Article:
I dreamed that I was flying- Look, See, Pray

Herring gulls over the English Channel

I dreamed that I was flying.

It still is a stunning memory. I glided above the tops of unknown mountains. Far ahead, the sun rose splendidly, and it felt as though I was being kept in the air by God himself. According to my memory, I was about 12 and this is the earliest dream that I have ever remembered. What a psychologist might say about an interpretation is best left to the imagination!

Enjoying a lovely childhood in a loving family, with few things likely to cause lasting trauma, I suspect that I was as ordinary as most 12-year-olds. Perhaps a bit more imaginative and expressive than some, and certainly cheeky. This was the year when I made my first conscious choice to believe in Jesus Christ and begin a life as a follower of his Way.

If my dream was a kind of vision-dream holding out the prospect of a straightforward and glorious life full of beauty and wonder (and no problems) then it has failed. Life isn’t like that- at least in my experience. That doesn’t make it valueless.

Ever since that dream, I have felt drawn to mountains: photos or paintings, word-pictures in books of adventures, and even the black and white TV trying to do justice to a world inherently colourful. The first time I saw a real mountain was in my late teens when a group of friends travelled in a knackered old Commer minibus all the way to North Wales. Here we climbed through mist and rain up the slopes of Tryfan to the summit. Damp and weary we looked out and the clouds concealing Snowden unfurled.

The reality of mountains is far more awe-inspiringly wonderful than any dream.

In the same way, the reality of fulfilled faith will exceed my best hopes- even my best imagination. My faith isn’t built on that 12-year-olds dream, though sometimes I wish everything would go as smoothly as my first “flight…”

I dreamed I was flying.

The Apostle Paul made an obscure reference to “being caught up to the third heaven” (see 2 Corinthians 12 v2). Bible interpreters and scholars have been wondering about that ever since. Really, we don’t know what Paul meant or experienced: the most likely explanation is that Paul felt lifted into the very presence of God himself. (That ties in with the known beliefs of the period.)

Paul refused to boast about this revelation, even speaking in the third person as if it had happened to somebody else: and he even talks about being given “a thorn in the flesh” (v7) to keep him humble. Annoyingly, we don’t know what this thorn was either. Suggestions have ranged from some form of chronic illness right the way through to a crabby mother-in-law!

It seems the Corinthians were fascinated by visions and dreams, and Paul does his best to stop them from fastening onto an exciting tale. Paul uses his own experience to point them to an important truth. Whatever our knowledge, gifting, or experience, whatever our strengths or our weaknesses, we are called to be servants of Christ and to love others in every way we can.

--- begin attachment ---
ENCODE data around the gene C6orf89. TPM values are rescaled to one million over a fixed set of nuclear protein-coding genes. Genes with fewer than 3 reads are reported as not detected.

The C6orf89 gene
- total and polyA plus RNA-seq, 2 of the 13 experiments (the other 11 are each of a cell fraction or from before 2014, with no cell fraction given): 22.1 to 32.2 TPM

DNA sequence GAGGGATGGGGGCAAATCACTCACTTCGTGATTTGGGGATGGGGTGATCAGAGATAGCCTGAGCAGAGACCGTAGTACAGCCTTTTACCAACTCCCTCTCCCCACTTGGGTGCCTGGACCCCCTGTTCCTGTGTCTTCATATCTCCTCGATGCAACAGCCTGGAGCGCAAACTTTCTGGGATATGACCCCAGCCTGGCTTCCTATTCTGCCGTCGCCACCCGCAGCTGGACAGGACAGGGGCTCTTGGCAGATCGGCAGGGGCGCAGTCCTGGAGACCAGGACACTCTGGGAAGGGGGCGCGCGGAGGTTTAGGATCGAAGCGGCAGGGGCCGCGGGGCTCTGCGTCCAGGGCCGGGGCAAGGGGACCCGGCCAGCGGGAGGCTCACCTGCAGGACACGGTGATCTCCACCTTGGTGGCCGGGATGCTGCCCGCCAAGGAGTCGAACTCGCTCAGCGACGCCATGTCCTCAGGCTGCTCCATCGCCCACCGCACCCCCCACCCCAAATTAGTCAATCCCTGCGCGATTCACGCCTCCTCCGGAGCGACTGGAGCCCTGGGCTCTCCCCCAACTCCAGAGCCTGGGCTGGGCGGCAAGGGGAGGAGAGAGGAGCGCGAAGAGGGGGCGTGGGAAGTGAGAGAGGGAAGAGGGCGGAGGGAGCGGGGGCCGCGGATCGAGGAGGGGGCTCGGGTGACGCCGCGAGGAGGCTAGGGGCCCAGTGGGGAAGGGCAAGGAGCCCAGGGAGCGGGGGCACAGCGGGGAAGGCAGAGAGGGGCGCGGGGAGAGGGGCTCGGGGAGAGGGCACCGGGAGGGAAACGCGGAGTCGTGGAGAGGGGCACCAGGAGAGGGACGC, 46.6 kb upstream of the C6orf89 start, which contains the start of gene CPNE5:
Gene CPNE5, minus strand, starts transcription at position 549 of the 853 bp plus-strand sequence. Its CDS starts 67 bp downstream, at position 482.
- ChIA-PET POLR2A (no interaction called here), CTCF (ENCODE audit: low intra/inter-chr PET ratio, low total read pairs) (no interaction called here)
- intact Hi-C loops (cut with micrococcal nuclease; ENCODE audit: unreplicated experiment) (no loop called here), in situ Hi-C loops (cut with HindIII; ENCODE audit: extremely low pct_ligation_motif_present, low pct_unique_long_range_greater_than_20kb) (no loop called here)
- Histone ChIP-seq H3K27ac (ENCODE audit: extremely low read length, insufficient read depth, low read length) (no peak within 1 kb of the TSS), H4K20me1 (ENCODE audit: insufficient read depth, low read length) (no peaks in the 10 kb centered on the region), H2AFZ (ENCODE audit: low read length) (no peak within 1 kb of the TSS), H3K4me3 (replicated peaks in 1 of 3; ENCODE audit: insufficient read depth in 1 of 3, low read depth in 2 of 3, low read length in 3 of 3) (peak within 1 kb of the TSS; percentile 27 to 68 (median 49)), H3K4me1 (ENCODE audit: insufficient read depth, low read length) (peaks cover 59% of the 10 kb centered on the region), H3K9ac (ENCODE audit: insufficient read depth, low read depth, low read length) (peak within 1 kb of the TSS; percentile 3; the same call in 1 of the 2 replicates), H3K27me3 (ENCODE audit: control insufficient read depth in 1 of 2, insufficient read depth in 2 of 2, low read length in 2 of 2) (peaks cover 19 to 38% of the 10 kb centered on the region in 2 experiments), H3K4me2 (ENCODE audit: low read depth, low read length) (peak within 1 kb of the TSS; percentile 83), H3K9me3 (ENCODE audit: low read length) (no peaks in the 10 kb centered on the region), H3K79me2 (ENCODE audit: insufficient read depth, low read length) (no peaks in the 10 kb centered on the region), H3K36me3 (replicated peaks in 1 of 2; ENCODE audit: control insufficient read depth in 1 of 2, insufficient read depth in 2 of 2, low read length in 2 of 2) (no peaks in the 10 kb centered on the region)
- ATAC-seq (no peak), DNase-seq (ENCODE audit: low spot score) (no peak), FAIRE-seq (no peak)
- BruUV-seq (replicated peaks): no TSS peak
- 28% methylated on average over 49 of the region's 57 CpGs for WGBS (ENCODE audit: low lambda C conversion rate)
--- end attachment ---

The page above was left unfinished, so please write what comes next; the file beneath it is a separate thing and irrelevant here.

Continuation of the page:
When we are young, we often behave as if we were immortal, acting without regard to risks and dangers. Then comes that moment in life where the first serious illness, accident or loss invades our being. We suddenly must grow up. Christian faith isn’t a divine insurance policy against the unpleasantness of life. Knowing “God is with us” is not the same thing as saying that “only good things should happen to us.”

Since I started with my dream, I want to finish with a snapshot of my experience in Christian ministry.

As a newly-trained pastor I rather hoped the Kingdom of God would be demonstrated forthwith through me! I am glad that my first church was full of patient and kind Christians. During the 30 years of active ministry there were times of blessing, times of difficulty, and occasionally we all wondered where God had gone. Part of my life became learning how to deal with chronic illness, and how to develop a lifestyle that had some rhythm and grace evident in it.

Dreaming of flying is all very well, but there can be bumpy landings.

Without in any sense wanting to equate my life or ministry with that of the Apostle Paul, I think I have learned one of the lessons he did. Perhaps this will be an encouragement to some of you reading today: yes, “God is with us…” and the words of Jesus to Paul and the Corinthian church remain equally true now. Jesus said: “My grace is sufficient for you, for My strength is made perfect in weakness.” (v9)

True Contentment- Look, See, Pray

Holidaying in Malta was a new experience for us. Parts of the island were dusty and dry, filled with exotic plants like this agave with its fruits.

Thinking about that was helpful when I needed a group activity for some men at church on Tuesday. I came up with a reflective “game” called Desert Island Disciples. See below!

My idea was based on the observed discontent of so many. If one was stranded on a desert island, what would I miss? What would be “enough” for me to be contented? If everything that is “standard” in my life were taken away, what would I have left that was precious?

Paul’s words in Philippians 4 are heroically challenging. “I have learned to be content…”

The idea of the worksheet below is to explore what really matters to us. If all we are left with is God, is that enough? It should be, at least in the short term. The Book of Job asks and answers a very similar question.